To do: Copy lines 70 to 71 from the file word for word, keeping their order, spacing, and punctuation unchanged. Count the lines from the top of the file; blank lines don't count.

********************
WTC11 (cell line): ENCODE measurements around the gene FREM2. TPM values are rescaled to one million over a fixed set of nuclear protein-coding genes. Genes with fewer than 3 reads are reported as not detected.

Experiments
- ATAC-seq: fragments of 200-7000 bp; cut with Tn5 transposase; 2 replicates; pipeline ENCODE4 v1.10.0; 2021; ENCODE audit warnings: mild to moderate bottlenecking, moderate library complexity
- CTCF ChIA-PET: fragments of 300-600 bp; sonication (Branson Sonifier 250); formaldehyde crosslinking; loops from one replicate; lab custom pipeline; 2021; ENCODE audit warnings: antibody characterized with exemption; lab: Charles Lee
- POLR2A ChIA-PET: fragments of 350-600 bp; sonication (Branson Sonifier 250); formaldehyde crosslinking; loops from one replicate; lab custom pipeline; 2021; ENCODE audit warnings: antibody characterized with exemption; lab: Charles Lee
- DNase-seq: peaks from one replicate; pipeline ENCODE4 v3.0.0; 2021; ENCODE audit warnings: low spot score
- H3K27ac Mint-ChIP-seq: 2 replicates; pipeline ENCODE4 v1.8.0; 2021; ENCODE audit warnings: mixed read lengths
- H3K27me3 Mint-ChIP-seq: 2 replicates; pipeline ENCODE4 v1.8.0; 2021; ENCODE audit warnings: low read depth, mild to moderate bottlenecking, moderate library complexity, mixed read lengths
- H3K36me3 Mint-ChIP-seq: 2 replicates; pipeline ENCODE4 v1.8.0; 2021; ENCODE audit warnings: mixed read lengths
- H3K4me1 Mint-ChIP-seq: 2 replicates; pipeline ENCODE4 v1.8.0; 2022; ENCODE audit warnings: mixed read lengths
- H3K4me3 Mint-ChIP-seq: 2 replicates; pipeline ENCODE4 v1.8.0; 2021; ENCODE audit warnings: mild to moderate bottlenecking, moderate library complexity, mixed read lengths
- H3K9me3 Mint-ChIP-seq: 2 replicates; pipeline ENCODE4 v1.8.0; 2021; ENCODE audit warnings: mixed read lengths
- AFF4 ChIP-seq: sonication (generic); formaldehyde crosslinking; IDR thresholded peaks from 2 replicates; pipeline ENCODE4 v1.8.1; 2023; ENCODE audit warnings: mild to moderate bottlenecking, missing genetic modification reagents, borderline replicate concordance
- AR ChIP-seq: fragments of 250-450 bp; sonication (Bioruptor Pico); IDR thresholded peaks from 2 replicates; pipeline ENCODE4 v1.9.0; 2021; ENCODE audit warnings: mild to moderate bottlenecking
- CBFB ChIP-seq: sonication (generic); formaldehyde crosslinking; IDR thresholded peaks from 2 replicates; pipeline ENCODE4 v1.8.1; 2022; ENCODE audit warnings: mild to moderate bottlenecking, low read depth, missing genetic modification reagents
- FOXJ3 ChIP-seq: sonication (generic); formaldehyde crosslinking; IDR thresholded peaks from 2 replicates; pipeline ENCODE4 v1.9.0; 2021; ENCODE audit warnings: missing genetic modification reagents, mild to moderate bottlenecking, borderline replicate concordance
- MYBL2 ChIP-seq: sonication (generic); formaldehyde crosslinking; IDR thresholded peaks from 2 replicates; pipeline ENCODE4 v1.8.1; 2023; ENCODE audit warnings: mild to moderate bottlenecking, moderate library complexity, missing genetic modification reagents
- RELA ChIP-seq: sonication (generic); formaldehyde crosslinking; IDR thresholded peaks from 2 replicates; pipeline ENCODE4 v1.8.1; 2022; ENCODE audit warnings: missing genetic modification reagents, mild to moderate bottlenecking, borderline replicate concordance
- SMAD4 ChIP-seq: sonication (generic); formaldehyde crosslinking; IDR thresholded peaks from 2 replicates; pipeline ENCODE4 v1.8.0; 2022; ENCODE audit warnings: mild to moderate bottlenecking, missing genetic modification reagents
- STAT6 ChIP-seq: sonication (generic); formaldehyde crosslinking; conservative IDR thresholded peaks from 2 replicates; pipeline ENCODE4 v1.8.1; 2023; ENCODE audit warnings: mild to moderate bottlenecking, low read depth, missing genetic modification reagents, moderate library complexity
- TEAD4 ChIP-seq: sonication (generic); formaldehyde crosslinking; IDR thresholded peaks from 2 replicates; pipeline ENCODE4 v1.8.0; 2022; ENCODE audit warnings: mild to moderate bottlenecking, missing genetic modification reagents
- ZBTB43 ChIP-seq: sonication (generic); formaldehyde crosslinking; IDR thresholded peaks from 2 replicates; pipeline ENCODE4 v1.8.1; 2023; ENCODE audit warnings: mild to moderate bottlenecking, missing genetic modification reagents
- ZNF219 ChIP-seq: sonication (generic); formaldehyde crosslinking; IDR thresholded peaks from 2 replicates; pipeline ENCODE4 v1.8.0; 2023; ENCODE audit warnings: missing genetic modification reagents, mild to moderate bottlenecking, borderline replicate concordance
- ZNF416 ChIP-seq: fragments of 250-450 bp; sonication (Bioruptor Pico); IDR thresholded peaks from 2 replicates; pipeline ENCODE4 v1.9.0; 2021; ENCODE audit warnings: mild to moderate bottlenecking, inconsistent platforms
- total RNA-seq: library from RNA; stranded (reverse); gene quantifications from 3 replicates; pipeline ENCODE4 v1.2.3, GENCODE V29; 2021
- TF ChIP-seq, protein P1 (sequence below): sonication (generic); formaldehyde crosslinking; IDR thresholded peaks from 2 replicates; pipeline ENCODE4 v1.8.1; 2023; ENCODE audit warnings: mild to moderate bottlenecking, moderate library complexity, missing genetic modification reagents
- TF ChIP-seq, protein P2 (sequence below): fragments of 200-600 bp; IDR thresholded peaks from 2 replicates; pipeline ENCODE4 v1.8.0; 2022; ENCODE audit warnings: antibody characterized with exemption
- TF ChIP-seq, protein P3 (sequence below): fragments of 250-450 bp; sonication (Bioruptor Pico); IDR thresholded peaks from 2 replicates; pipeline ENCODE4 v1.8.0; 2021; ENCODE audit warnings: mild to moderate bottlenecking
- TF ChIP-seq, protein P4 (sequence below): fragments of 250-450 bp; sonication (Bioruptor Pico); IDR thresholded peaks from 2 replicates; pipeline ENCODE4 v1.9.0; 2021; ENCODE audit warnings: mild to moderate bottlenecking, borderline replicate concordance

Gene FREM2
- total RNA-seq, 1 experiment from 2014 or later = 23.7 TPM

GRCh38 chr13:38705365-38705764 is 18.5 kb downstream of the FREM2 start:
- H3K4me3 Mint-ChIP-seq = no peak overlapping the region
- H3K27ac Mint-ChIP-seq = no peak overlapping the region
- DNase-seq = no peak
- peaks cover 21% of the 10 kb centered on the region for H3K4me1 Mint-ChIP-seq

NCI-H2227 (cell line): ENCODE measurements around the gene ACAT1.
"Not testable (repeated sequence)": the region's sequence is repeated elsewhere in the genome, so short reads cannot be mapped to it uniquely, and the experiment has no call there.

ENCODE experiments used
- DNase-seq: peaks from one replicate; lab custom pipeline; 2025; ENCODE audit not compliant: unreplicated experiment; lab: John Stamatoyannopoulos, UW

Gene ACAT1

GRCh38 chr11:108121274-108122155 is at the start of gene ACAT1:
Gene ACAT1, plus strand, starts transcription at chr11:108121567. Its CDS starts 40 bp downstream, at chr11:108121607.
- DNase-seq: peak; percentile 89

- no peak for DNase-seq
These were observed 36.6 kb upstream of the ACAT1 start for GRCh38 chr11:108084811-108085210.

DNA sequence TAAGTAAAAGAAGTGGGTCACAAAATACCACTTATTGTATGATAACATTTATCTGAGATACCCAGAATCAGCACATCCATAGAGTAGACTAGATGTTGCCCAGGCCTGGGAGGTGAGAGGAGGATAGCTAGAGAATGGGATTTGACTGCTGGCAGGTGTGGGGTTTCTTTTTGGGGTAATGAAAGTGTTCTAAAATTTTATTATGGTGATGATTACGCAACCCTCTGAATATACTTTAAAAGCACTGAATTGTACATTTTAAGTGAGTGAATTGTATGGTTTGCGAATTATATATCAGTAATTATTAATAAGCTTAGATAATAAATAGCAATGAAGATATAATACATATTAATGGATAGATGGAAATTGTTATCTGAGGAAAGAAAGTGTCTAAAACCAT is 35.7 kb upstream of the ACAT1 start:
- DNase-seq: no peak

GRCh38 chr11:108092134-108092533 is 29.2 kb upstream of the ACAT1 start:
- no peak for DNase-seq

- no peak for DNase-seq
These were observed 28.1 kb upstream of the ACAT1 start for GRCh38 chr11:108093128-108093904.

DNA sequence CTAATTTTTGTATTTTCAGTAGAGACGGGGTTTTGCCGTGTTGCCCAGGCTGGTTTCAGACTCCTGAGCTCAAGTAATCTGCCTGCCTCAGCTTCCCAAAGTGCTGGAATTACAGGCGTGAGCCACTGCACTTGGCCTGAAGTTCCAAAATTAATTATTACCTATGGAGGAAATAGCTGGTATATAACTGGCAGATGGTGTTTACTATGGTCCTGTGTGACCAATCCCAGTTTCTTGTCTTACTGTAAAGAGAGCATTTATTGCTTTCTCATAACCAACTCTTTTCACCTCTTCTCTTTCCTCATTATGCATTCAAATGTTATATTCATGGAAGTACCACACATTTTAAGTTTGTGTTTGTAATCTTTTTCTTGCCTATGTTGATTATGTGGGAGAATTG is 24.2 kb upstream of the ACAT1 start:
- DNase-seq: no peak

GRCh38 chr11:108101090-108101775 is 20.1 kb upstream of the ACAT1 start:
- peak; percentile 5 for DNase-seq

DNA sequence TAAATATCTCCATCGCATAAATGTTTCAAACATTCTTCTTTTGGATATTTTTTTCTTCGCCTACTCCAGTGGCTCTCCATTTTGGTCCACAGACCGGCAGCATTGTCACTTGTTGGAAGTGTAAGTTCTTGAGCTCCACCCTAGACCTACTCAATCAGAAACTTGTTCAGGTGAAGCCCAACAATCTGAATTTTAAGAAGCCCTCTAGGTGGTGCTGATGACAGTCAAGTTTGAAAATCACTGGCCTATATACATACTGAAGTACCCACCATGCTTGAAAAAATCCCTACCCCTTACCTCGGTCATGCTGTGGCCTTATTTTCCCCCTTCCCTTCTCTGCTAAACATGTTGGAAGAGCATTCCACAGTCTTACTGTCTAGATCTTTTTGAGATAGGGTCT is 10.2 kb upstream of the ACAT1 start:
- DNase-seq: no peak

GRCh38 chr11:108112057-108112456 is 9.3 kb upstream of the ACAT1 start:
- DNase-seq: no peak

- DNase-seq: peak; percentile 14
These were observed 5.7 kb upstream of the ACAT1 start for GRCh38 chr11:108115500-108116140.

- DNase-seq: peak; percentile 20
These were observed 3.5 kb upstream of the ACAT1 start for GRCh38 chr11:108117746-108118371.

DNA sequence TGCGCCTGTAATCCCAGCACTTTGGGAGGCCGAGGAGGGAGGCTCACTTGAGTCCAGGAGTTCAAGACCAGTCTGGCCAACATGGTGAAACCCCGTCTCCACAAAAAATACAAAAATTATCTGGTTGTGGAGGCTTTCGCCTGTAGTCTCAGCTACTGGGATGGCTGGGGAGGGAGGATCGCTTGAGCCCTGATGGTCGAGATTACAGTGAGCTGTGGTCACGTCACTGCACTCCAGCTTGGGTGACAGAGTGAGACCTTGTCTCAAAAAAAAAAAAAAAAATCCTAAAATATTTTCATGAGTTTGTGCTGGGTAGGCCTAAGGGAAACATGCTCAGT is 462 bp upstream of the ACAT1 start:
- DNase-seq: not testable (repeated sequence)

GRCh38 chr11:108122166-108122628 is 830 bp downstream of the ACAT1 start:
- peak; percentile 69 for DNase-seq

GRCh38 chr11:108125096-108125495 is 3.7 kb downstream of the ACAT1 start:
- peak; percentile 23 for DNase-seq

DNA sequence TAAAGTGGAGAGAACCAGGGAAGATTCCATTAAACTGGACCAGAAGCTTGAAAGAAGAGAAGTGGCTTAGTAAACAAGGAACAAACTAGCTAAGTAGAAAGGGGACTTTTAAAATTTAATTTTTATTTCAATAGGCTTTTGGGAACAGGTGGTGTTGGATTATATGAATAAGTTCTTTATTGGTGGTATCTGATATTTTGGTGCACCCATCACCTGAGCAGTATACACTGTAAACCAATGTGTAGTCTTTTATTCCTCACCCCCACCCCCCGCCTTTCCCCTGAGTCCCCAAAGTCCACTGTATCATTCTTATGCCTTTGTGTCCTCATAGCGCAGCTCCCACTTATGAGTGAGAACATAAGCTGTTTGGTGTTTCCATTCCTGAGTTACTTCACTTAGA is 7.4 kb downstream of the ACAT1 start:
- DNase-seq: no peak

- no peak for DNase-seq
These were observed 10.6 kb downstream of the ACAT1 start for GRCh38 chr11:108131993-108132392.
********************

- peak; percentile 23 for DNase-seq

DNA sequence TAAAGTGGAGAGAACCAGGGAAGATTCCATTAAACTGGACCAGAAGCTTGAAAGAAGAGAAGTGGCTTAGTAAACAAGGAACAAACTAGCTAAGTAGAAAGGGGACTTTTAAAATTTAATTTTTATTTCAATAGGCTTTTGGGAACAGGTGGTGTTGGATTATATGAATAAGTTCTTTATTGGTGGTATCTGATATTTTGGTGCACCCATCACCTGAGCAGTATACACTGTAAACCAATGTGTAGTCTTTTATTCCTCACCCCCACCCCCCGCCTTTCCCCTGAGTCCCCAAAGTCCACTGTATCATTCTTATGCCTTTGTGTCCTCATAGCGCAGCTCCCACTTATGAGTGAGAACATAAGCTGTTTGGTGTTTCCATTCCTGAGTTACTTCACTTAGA is 7.4 kb downstream of the ACAT1 start: